Around Thanksgiving, it’s natural to reflect on gratitude and its impact in our lives, including our relationships and careers. At Leadership Worth Following, our research with the DRiV™ personality assessment tool – including more than 4,000 assessments conducted the past three years – uncovered some interesting observations about highly grateful people:
Highly grateful people tend to connect with others more easily and are easier to get along with. Their optimism helps them look for silver linings in even the cloudiest situations. Negativity – often seen in the Debbie Downers or Surly Sams of the world – can make relationship-building a bit tricky.
People who are highly grateful stand up for others more often, including bullies in the school lunchroom, neighborhood or next cubicle. Their grateful disposition inspires them to more readily see the intrinsic value of others and to protect them.
Grateful people are generally more steady and stable. They are less likely to exhibit wild emotional swings whenever things go really well – or when they go really poorly. From seeing those silver linings, they tend to respond less negatively to stressors than people who are not driven by gratitude.
One potential downside of gratefulness or emotional stability is never getting keyed up about anything. Big emotional swings are often associated with passion, charisma and enthusiasm – all attractive traits.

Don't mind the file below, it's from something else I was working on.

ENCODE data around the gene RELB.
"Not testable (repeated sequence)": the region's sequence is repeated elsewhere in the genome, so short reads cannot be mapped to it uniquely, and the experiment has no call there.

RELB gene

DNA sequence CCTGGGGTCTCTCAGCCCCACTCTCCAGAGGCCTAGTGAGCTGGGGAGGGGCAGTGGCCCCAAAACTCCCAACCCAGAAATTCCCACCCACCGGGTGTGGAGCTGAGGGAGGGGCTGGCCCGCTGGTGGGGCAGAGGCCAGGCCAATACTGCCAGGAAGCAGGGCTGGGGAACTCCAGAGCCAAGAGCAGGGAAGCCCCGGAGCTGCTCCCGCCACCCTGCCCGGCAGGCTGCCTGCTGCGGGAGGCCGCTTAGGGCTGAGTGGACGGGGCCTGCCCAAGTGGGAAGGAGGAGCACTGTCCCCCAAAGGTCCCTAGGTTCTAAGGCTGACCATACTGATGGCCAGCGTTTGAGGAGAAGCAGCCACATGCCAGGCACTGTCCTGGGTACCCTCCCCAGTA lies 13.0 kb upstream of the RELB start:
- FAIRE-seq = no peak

This dispassionate, even-keel approach may cause some people to assume exceptionally grateful people are disinterested and maybe even complacent during difficult times. If you’re looking to fuel more passion, find a cause that excites you or a project that challenges you – and then commit to doing something about it!
To become more grateful, seek out others for socializing and relationship-building encounters.
Low-gratitude people tend to be passionate and engaged in the world around them. They are more likely to respond intensely when things are going right or going wrong, letting everyone around them know how much they care. And while their high highs are enthralling and exciting for others, their low lows can become intimidating and potentially toxic.
To become more grateful, seek out others for socializing and relationship-building encounters. Embrace an attitude of mindfulness that focuses on an optimistic view of events and circumstances. Look outside yourself by finding a cause you can support, particularly involving helping people.